U.S. Secret Detention Policies Under Scrutiny

The Obama administration's terrorist detention policies are coming under scrutiny, thanks to one case in particular.

Three alleged members of the Somali terrorist group Al-Shabaab were arrested in august overseas, in the African country of Djibouti. An attorney for one of the suspects alleges the men were held in secret and interrogated by local authorities and U.S. agents. Their detention only became public when documents were unsealed and the men briefly appeared last December in a Brooklyn court.

"The appropriate venue is not to take somebody involved in a civil war in east Africa and bring them to the eastern district of New York to be prosecuted in the criminal courts." Says terror suspect attorney, Ephraim Savitt. Savitt says there is no evidence his client, a member of Al-Shabaab, committed crimes against the us, citing the thin indictment which includes the blanket charge of "conspiracy to provide material support to a foreign terrorist organization."Savitt says, "under that definition, we could probably round up tens of thousands of fighters and clog our court system for the next couple of decades."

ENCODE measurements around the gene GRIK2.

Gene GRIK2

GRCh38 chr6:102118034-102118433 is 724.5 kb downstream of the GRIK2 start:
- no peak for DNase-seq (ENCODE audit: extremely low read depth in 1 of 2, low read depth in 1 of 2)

The justice department strongly disputes allegations of rendition telling Fox News, "these suspects were apprehended in Africa by African authorities. Months later, they were indicted in federal court in New York. Ultimately, they were transferred lawfully and pursuant to requests through formal channels from the custody of authorities in Africa to the FBI."

Though critics say the recent case raises questions about detention practices and they point to candidate Obama's statements seeming to shun the use of renditions all together, "we're not a country that runs prisons which lock people away without ever telling them why they are there or what they are charged with."

Military analysts believe the men are of interest because they may have valuable intelligence about the Al-Qaeda networks which explains their detention and prosecution in the U.S.